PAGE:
Reducing CO2 emissions


Reducing CO2 emissions across operations is a clear goal for many businesses today. The climate is changing, and this is having significant and visible effects on nature, animal life and humanity. 

Although shipping is the most energy-efficient method for moving cargo over long distances, the sheer size of the industry means that marine vessels have a significant impact on the climate. 

This article puts a different and slightly overlooked perspective on engine emissions and cylinder lubrication as facilitator of lower vessel emissions.

Understanding vessel CO2 emissions

Air pollution from ships is generated by diesel engines as they burn fossil fuel oil, also known as bunker oil. This produces sulfur dioxide, nitrogen oxide and particulates, in addition to carbon monoxide, carbon dioxide (CO2), and hydrocarbons – these form aerosols, HCHO and other products that can deplete the ozone through secondary chemical reactions.

It is estimated that shipping is responsible for approximately 3% of global CO2 emissions alone. This is expected to increase in the coming years if no actions are taken.

Tougher legislation

The International Maritime Organization (IMO) is the United Nations agency responsible for the safety and legislation of shipping.

The 2023 IMO GHG Strategy sets a framework for member states through which to reduce the carbon intensity of international shipping, with a target of at least 40% reduction by 2030 from the 2008 baseline.

As a stimulus to lowering emissions, vessels are required to calculate two ratings: their attained Energy Efficiency Existing Ship Index (EEXI) to determine their energy efficiency, and their annual operational Carbon Intensity Indicator (CII) and associated CII rating – a new measure for 2024.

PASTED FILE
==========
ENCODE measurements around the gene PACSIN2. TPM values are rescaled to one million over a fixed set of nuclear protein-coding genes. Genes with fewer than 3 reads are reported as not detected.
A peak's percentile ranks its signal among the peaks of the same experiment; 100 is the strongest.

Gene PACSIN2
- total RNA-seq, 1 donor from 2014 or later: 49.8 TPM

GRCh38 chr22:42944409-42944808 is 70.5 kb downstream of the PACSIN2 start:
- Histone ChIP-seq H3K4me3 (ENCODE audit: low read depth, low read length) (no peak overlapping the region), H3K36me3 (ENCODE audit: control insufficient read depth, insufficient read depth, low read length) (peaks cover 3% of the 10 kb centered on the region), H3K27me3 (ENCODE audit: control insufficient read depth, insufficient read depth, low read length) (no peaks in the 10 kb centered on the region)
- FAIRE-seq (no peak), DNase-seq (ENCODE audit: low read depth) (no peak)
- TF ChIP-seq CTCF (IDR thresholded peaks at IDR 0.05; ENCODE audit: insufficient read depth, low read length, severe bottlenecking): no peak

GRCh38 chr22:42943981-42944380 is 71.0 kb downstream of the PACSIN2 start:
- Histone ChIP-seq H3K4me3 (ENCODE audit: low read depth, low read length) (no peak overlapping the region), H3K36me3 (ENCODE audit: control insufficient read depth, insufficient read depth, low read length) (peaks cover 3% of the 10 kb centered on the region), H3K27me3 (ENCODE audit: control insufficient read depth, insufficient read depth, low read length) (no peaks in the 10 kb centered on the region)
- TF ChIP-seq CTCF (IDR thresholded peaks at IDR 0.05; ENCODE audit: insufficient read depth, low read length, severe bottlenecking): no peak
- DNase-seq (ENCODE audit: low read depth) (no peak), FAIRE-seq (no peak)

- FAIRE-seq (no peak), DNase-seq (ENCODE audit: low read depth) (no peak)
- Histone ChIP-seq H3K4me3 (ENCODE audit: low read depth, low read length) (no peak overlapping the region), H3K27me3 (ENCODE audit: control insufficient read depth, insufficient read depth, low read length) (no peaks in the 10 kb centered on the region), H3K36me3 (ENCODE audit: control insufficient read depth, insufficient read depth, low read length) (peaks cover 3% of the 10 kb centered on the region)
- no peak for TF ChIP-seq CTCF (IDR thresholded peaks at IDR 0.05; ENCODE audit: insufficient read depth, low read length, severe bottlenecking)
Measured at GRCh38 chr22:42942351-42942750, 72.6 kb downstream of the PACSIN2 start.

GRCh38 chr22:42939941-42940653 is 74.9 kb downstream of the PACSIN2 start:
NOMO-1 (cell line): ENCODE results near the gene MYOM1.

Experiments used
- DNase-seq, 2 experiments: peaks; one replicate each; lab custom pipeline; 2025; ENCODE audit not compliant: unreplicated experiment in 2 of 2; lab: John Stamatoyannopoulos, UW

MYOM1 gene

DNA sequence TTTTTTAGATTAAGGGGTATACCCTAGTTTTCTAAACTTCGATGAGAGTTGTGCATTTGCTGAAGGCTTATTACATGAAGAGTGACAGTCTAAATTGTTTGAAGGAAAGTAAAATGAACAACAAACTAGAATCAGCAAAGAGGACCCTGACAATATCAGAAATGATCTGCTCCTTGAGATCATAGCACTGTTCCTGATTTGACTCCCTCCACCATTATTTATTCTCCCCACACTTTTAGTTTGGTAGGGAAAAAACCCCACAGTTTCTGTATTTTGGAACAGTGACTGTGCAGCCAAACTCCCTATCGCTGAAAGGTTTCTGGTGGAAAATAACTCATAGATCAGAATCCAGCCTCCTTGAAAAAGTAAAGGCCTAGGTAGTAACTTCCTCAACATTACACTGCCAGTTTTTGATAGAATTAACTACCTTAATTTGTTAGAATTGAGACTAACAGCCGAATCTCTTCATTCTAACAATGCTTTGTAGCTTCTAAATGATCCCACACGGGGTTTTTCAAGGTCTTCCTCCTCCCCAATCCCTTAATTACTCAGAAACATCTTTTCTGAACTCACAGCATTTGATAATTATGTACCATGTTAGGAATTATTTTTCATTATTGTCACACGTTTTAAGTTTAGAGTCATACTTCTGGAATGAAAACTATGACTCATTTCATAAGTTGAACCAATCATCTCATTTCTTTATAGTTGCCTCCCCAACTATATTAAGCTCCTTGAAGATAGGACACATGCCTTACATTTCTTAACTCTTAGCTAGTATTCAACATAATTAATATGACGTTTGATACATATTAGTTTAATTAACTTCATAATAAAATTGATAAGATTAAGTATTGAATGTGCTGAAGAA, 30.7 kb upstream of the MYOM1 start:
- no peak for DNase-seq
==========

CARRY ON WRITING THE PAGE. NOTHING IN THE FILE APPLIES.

Carbon intensity looks at greenhouse gas emissions in relation to the amount of cargo carried over distance travelled. The rating indicates a major superior, minor superior, moderate, minor inferior, or inferior performance level.

Particulate emissions also contribute to climate change and air pollution, and voices within the industry expect more legislation around this soon.

Strategies for lowering vessel emissions

As a stimulus to lowering emissions, vessels are required to calculate two ratings: their

Vessels can improve their CII rating through various measures – often in combination. The most common being:

In parallel, engine makers have intensified development of dual-fuel engines able to run on greener alternative fuels such as methanol and ammonia. The first vessels with dual-fuel engines were introduced in early 2024.

Cylinder lubrication is less recognized as a measure for reducing vessel CO2 emissions because the percentage of emissions originating from the lubrication oil is a lot lower compared to that of the fossil fuel oil. However, the role of cylinder lubrication should not be overlooked.

Lubrication can lower emissions

Advanced cylinder lubrication technology can lower emissions indirectly by reducing lube oil consumption during engine operation. A CIMAC paper stated that, in many cases, consumption on an individual engine can be lowered by 50% without any trade-off in liner wear rate.